Map. of the Grow Tottenham sight produced by Beep Studio
*Image source: www.beepstudio.co.uk/news/2018/3/26/grow-tottenham-launches

            Grow Tottenham is operated by Grow London C.I.C., a social enterprise set up with the intention of creating and managing sustainable green urban spaces for community gardening. The organisation was born in 2011 out of the ashes of the ultimately unsuccessful campaign to stop the Heygate estate in Elephant & Castle from being demolished. A few years prior, Paul McGann, one of the founders of Grow London, and a resident of the area at the time, became involved with the campaign. When the primary ambition to stop the demolition failed, the campaign transformed towards ensuring residents received a better deal than they were getting. 

 “After it became clear that the demolition was happening”, Paul says, “the campaign moved on to being about stopping them from cutting all the trees down, getting them to build more social housing, getting them to improve the design of what they were building. Basically getting a better deal for local people who were still living in the area”.

After the campaign put forward a series of specific demands to Southwark Council focused on returning some of the land back to them, the authorities agreed to give them space for a community garden. Initially however the project didn’t take shape in the intended way as a lack of resources and funding took its toll. Shortly after they moved into the original site there was a transfer of land ownership away from Southwark Council and towards the Australian multinational developers Lendlease. At this point it became clear that Lendlease were not interested in honouring the commitment to the garden. This coincided with increased public interest in the Heygate ‘scandal’ – as Paul refers to it as – and with the developers wary of stoking more controversy, the organisation was able to lay roots at its biggest and most-known location on the site’s eastern periphery at New Kent Road.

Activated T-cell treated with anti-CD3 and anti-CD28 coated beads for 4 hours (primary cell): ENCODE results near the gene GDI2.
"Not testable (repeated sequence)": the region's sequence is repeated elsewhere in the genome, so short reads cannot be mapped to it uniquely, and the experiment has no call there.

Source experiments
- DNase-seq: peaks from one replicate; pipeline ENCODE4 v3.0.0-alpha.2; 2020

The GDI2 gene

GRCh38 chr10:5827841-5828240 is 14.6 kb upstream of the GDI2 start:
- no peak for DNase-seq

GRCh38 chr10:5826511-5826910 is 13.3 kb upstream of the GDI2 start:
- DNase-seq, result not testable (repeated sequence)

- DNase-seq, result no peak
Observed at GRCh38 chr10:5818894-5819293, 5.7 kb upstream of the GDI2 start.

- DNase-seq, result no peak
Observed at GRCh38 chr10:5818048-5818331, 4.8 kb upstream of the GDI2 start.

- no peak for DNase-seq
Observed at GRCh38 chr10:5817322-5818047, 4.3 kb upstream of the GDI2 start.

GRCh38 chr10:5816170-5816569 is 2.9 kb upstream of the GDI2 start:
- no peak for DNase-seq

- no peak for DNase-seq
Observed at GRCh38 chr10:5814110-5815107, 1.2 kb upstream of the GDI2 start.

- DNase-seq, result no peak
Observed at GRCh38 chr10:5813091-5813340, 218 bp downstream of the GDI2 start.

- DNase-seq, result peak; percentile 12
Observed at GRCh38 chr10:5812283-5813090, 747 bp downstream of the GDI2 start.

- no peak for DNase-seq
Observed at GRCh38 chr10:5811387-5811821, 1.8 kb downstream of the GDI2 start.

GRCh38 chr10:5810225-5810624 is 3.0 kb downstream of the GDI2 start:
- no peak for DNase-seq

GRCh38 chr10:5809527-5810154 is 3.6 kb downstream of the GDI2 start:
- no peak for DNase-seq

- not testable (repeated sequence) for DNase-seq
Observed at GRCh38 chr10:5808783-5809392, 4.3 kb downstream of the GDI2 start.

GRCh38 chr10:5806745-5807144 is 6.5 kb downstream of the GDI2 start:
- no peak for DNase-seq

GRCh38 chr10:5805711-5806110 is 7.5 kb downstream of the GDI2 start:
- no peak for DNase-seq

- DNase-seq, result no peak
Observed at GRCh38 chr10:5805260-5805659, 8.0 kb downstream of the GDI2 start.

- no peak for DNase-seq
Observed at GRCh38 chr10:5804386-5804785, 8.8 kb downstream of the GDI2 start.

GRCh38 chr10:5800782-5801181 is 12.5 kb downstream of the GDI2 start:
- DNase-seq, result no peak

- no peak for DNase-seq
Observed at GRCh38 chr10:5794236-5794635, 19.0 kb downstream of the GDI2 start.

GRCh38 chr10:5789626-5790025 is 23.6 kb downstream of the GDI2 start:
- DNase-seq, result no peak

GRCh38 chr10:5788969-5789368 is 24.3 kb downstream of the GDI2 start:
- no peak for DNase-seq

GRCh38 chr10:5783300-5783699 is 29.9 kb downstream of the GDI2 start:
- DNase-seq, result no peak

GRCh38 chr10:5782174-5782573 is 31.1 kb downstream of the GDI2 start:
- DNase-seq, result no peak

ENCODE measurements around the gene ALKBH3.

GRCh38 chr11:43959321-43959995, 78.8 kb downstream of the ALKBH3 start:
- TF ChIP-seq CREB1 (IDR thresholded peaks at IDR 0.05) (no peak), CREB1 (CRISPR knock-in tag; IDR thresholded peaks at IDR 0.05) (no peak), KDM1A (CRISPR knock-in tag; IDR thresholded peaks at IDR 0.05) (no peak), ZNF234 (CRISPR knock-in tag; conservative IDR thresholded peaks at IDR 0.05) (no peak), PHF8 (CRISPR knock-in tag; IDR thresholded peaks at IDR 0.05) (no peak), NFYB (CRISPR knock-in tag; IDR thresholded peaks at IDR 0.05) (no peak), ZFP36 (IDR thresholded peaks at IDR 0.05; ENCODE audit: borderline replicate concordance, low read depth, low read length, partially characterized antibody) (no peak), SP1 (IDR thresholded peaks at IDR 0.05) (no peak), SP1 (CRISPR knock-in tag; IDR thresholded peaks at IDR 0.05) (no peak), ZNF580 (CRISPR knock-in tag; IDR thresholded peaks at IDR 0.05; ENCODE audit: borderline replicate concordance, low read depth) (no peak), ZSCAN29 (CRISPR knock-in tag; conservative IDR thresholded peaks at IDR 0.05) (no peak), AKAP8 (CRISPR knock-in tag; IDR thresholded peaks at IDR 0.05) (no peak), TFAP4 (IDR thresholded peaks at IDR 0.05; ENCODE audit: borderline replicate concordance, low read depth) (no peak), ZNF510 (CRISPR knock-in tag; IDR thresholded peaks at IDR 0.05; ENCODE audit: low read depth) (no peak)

Grow Elephant opened to the public in the summer of 2016, with a fully-functioning bar, café and event space hosting talks, film screenings and live music throughout the week. The bar, café and event space were key components as they allowed the project to generate revenue which the organisation could use to pay for staff as well as save for future projects. Yet almost as soon as this site had begun to attract a name for itself, Lendlease served eviction notices, forcing Paul and the garden to vacate within the year.

Tropics Cafe at Grow Elephant

*Image source: www.weekender.co.uk/business/tropics/

After a series of botched negotiations, Paul came across the current site in Tottenham, soon before their eviction from SE1 in September 2017. They were invited there by The Mill Co. Project, a social enterprise who work closely with councils and developers in identifying sites awaiting development before managing and leasing them as ‘meanwhile spaces’ to largely arts-based organisations and individuals. Upon eviction, Paul and the team moved everything to the Tottenham site for storage whilst work began on drawing up plans for the site. By the turn of the new year, the plan was put into action. As in Elephant & Castle, the garden was to be the beating heart of the project. Yet with more space to play with, not only was the garden to be bigger, but it would be complimented by a variety of other spaces and features, including a club, artist studios and a café. The successful combination at Grow Elephant of different spaces and features, namely a community garden and café, emboldened Paul to work on a similar model in Tottenham, albeit this time with a 200-capacity club and artist studios providing a different set of challenges and benefits. When spring arrived in March, the space opened its doors to the public in true Grow Tottenham style with a weekend of partying and gardening.

        Grow Tottenham is known to most people as two things: a community garden and a club. Whilst initially this pairing has been treated with scepticism for Paul it makes perfect sense.
“I think the idea of combining a space where people can have a party and a garden is a nice idea. I think a lot of clubs are boring environments and one- dimensional. There is no reason there shouldn't be more variety and spaces you could have a party in”.